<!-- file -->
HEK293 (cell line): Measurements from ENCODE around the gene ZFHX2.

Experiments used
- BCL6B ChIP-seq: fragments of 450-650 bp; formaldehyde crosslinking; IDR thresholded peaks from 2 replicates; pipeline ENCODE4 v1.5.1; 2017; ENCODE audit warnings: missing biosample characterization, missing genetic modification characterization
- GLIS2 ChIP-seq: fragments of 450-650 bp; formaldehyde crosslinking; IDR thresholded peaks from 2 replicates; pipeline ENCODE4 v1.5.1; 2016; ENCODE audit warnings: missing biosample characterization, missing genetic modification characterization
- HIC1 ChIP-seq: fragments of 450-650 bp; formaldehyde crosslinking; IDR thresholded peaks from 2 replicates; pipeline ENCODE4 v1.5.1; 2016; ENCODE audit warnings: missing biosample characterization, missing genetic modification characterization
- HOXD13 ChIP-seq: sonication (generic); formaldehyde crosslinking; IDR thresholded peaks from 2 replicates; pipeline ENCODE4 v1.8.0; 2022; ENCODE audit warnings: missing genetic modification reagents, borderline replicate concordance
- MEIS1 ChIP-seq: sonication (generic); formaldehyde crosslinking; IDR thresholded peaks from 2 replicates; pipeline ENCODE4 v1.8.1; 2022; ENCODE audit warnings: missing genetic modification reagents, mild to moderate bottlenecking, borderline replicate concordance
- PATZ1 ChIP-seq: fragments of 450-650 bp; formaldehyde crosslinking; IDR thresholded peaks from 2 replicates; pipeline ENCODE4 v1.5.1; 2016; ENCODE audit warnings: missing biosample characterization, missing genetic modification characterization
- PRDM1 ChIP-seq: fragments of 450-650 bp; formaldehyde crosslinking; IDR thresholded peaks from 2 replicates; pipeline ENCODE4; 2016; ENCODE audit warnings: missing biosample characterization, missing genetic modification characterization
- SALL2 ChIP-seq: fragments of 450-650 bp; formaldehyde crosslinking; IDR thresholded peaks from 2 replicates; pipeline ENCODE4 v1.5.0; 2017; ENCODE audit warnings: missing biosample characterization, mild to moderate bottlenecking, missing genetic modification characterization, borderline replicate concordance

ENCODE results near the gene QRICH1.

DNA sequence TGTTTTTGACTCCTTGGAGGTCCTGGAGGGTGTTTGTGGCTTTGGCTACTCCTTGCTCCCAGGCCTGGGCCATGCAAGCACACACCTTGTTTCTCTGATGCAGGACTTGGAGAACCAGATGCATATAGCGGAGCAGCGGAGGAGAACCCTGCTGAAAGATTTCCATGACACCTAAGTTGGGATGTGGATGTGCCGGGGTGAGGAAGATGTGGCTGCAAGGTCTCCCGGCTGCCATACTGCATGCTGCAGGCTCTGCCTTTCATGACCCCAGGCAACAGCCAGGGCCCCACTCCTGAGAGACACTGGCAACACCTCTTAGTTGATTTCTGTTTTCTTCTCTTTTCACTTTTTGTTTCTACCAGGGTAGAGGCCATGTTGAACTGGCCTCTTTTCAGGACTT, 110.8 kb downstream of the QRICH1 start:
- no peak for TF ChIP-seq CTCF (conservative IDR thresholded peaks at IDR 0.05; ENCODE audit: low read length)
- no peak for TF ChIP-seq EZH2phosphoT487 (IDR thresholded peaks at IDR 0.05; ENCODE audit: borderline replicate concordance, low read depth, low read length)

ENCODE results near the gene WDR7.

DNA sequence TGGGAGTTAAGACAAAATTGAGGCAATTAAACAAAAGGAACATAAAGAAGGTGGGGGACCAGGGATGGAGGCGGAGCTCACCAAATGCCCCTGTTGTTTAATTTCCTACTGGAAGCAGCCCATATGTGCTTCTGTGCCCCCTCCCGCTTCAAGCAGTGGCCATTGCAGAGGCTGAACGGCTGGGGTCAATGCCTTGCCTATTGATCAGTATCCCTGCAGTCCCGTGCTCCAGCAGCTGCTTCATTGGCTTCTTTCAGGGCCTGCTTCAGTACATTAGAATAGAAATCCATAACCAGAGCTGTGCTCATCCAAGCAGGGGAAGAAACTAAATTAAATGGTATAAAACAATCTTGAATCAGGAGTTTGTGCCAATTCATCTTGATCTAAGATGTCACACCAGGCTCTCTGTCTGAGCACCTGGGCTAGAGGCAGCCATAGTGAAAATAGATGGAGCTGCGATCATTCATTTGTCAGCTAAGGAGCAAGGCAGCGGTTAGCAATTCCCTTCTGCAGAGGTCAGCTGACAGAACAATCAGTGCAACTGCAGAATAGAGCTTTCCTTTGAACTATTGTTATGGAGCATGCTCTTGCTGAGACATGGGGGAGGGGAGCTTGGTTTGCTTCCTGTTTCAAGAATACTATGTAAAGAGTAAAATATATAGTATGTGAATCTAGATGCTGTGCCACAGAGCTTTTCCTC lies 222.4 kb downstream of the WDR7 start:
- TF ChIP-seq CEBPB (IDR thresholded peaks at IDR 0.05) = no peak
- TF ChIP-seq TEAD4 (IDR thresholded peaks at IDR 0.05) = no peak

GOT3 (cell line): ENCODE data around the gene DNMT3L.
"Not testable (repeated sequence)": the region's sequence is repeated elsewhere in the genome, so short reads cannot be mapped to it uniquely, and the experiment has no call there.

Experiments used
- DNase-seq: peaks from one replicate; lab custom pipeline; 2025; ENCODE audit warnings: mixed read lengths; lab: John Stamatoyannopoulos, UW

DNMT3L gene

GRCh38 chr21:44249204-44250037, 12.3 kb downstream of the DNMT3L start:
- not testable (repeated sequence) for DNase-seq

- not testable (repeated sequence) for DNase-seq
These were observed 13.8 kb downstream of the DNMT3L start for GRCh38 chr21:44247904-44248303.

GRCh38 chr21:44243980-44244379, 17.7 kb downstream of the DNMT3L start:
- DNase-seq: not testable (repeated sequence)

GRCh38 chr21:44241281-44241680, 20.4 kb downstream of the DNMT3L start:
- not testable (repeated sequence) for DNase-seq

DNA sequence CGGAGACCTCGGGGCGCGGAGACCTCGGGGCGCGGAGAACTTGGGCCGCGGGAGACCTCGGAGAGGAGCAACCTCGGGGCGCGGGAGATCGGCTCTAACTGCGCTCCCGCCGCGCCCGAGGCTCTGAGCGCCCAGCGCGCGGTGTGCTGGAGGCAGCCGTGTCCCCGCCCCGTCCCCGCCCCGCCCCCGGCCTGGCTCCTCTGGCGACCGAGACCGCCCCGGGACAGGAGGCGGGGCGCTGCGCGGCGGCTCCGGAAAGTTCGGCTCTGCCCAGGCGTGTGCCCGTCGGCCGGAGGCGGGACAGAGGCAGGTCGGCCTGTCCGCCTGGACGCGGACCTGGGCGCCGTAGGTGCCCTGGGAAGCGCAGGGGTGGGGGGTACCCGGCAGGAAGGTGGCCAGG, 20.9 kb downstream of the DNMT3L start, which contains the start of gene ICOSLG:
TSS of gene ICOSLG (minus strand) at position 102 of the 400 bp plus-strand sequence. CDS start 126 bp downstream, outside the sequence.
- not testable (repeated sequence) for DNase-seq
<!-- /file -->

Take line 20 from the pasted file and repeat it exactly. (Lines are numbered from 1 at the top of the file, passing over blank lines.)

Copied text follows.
"Not testable (repeated sequence)": the region's sequence is repeated elsewhere in the genome, so short reads cannot be mapped to it uniquely, and the experiment has no call there.